In this issue, we finally learn the secrets of what is supposed to have been Steve Rogers’s life before he underwent Project Rebirth, which we later learn are false details, explained away in issue #247 and replaced in issue #255 by the now-familiar ones.
This issue starts with the aftermath from the last, a horrific train crash caused by Animus, a creature working for the Corporation, an organization determined to end Captain America’s life and perfectly willing to harm or kill innocent civilians to do so.
Always the considerate gentleman, Nick Fury sticks his nose where it doesn’t belong, and Cap does his best to be polite… but it is Nick, after all.
To be fair, Fury does suggest a way for Cap to access his lost memories, one that involves Mason Harding, the inventor of the Madbomb from the storyline that started in issue #193 (the beginning of Jack Kirby’s 1970s run). We saw in issue #201 that Cap was sympathetic to the situation that led Harding to work with the Elite against his country, and we see below that he still maintains an attitude of compassion toward him.
Cap explains his predicament to Harding…
…and Harding suggests hypnosis, which doesn’t work due to Cap’s training to resist it. (There is no clue whether this training was from the military or S.H.I.E.L.D.)
Cap truly seems at his wit’s end, but Harding has another idea, one that leads Cap to arrange for his temporary release to work at his lab, supervised by one Nicholas Fury. Once Harding activates his device, we enter Cap’s “memories” (for what they’re worth), which build on what Cap learned in issue #222.
Can you guess which child is Steve?
Below, we get our first glimpse at his father Walter’s attitude toward him compared to his brother, as well as the first sign of Steve’s artistic talents (which, unlike most of these memories, is accurate, as we see in issue #237 and going forward).
Maybe if Steve cut down on the Cubism, his father Walter would appreciate his art more. (No, probably not.)
His dad tosses the ball to Steve, who catches it with his head, triggering the reactions we now expect and confirming Steve’s devotion to art and academics instead of athletics, which is consistent with his traditional portrayal as frail and sickly. (I never said there was no rationale behind this new history, just that it didn’t last long as canon.)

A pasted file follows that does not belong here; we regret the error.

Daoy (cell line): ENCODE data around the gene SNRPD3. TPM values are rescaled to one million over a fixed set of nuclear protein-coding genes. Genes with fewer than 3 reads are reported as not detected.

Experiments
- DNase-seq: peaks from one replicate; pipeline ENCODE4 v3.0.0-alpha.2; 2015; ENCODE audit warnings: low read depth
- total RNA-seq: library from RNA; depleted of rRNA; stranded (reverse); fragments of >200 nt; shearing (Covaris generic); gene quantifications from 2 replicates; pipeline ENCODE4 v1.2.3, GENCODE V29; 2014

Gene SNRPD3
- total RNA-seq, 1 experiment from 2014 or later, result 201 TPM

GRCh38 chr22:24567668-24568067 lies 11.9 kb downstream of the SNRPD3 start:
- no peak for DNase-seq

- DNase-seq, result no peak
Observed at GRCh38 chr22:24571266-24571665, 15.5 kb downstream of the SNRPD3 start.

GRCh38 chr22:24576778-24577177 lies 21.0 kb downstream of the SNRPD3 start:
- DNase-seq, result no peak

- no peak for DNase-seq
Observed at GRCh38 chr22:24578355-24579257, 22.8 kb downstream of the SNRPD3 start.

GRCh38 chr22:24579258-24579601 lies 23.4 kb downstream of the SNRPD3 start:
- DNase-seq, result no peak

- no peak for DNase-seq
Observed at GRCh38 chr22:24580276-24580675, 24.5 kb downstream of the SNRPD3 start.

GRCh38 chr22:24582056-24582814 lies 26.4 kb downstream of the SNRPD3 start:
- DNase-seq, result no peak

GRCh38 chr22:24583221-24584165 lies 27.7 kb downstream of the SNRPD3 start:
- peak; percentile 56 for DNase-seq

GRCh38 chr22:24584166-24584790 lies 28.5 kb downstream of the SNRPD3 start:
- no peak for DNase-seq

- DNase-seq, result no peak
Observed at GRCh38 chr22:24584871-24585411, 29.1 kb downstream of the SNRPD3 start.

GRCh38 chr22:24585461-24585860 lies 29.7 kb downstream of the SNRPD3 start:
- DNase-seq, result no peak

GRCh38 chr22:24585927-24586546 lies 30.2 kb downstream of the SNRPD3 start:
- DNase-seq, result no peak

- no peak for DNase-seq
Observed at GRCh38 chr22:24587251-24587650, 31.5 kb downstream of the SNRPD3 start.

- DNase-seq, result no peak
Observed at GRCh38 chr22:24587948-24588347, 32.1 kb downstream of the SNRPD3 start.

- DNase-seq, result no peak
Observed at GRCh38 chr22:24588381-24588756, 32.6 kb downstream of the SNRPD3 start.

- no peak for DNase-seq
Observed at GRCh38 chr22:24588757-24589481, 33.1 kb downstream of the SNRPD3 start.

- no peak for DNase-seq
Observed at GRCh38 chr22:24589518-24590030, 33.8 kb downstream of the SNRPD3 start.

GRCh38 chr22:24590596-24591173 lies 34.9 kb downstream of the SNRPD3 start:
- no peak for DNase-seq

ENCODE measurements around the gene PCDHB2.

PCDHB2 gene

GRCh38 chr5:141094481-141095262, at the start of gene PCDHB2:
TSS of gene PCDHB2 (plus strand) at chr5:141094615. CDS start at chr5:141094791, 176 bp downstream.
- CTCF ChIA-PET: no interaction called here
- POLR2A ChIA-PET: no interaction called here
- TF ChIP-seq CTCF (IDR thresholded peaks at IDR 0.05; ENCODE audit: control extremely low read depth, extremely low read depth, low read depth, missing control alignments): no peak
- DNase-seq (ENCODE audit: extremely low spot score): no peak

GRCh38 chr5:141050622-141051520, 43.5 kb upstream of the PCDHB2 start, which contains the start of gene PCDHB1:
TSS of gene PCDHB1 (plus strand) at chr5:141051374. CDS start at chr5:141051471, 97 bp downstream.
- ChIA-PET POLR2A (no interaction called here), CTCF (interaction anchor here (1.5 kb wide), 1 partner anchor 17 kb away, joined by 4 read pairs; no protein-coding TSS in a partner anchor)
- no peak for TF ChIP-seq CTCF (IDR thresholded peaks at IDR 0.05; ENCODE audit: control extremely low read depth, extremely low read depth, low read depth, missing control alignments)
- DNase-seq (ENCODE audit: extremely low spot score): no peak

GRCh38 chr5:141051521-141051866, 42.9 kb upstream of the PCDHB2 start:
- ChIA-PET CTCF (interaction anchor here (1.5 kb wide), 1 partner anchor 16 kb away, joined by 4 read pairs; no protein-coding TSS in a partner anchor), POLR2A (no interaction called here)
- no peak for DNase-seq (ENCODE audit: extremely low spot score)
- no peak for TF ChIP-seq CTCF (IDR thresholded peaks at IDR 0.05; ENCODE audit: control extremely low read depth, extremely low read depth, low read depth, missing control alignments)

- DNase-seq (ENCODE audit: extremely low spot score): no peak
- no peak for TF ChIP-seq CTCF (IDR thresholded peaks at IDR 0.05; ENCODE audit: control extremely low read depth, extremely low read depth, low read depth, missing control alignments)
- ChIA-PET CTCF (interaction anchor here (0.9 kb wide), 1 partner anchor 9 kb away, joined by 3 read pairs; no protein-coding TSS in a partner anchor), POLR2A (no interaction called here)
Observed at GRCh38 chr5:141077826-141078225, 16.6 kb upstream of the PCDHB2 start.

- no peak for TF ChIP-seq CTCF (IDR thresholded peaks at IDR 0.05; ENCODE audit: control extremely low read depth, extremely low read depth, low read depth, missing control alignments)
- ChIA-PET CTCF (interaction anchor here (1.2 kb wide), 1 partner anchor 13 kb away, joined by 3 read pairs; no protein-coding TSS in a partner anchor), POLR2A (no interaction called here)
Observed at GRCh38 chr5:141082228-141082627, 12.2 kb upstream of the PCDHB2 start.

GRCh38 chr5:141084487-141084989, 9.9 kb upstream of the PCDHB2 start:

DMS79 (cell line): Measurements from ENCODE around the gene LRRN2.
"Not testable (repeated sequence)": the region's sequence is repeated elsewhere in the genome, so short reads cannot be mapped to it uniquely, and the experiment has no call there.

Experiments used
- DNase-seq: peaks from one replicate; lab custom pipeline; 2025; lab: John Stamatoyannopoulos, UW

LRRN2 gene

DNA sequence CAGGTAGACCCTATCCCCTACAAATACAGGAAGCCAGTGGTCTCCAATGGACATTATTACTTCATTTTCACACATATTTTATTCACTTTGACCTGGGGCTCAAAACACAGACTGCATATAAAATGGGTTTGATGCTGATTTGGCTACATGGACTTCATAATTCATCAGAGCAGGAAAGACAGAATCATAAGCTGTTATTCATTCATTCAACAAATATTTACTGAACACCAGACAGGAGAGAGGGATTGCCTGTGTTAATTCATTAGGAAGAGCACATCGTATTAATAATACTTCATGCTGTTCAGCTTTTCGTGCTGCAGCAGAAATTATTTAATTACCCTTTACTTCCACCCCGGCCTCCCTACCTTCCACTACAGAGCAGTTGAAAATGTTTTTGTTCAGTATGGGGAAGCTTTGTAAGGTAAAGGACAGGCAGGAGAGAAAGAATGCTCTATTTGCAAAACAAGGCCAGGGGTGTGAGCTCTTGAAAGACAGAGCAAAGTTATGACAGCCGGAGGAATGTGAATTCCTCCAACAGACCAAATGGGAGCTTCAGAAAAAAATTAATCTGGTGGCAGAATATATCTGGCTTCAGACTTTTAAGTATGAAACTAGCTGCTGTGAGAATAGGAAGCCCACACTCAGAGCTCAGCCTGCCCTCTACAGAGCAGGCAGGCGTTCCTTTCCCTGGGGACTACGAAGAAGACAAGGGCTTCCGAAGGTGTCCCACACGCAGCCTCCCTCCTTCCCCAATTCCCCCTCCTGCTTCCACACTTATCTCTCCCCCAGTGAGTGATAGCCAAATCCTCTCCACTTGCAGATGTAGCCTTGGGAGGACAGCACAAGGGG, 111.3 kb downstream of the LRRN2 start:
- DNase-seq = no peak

We do see hints of a temper in Steve’s father and sympathy in his mother, which is retained in his eventual, more permanent backstory.
Later, when his brother Mike returns from the Navy Academy, we see Steve’s traditional distaste for battle and war, exaggerated here to full-blown pacifism (perhaps, to some extent, just in resistance to his father).
Steve leaves for college at Empire State University, the school Peter Parker and his friends would eventually attend, located in upper Manhattan, although Steve prefers to spend his time in Greenwich Village towards the lower end of the island—at least until December 7, 1941…
…when we finds himself confronting the often irreconcilable moral dilemma of confronting evil while maintaining one’s principles. His decision leads him to the enlistment center where the familiar story begins of being rejected as 4F before invited into Project Rebirth, which he happily accepts now to avenge the death of his brother as well as to defend his principles.
But at what cost does Cap rediscover his last memories?
Cap may look like a child above, but he has actually been reduced to his original scrawny form, the ramifications of which, as well as the return of one of his archfoes, we will see in the next two issues (covered in the next post).
Captain America (vol. 1) #225, September 1978: Steve Gerber (writer), Sal Buscema (pencils), Mike Esposito and John Tartaglione (inks), George Roussos (colors), Irv Watanabe (letters). (More details at Marvel Database.)
Not yet collected in color (until Marvel Masterworks: Captain America Volume Twelve is released, that is), but is collected in black-and-white in Essential Captain America Volume 6.
PREVIOUS ISSUES: Captain America #223-224 and Marvel Team-Up #71 (July-August 1978)
NEXT ISSUES: Captain America #226-227 (October-November 1978)